Election 2010: The dangers of exit polls

The Washington Post takes a look back at some of the more memorable moments from the 2010 campaigns.
Washington Post Staff Writer
Tuesday, November 2, 2010; 5:35 PM

It's unavoidable: Exit polls will be broadly misreported and overanalyzed Tuesday evening, leading to severe confusion about what's happening, and why.

Months of painful hand-wringing and hype cumulate on Election Day with an unstoppable, insatiable demand for information. Any information. Rain, for instance. Lines at the polls. A lack of lines.

Entering centerstage sometime after 5 p.m. will be a raft of early exit poll numbers. You might see them on Drudge or elsewhere, purporting to show who is winning. As anyone who contemplated a President Kerry midday Nov. 2, 2004, knows, these first numbers are not always good predictors of final results. They are not supposed to be.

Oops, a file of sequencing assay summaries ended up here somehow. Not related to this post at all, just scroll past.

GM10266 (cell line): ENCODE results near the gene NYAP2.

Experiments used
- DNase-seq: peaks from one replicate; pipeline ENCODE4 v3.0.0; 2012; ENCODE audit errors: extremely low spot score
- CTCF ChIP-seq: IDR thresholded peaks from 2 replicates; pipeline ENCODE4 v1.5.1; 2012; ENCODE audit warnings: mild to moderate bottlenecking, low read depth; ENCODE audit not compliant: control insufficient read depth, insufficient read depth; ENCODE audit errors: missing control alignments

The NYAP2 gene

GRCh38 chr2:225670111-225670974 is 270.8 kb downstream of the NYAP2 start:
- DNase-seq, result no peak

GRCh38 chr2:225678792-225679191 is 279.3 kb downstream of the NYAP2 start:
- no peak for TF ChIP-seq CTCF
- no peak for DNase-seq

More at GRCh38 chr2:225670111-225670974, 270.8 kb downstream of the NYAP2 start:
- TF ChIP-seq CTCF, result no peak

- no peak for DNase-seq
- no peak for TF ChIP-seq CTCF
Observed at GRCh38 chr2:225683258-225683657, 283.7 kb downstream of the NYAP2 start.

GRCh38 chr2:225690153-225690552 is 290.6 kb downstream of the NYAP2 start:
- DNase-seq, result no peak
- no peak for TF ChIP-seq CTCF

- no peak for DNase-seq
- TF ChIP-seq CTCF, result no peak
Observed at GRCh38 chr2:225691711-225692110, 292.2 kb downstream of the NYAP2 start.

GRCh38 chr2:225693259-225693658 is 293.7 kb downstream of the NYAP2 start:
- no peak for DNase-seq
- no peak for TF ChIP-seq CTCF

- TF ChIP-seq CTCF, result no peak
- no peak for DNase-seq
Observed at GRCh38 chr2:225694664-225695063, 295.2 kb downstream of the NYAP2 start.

Exit polls are terrific analytical tools on election night, and beyond. But they are not magically predictive.

At 5 p.m. when exit pollsters emerge from quarantine to share their numbers with subscribers - including The Washington Post - the data will include interviews only through the afternoon. In the case of California and other West Coast states, only morning interviews are included. Also, until results start to pour in after the polls close, exit polls are closely linked with pre-election surveys. If those surveys prove valid, there might be little issue. But if they don't, watch out.

The early exit poll numbers will provide important clues about the types of voters who are showing up, and preliminary information about the issues that are resonating. We will report on these nuggets, but not the potentially misleading estimates of who might be ahead in initial exit poll data. There's enough confusion out there already.

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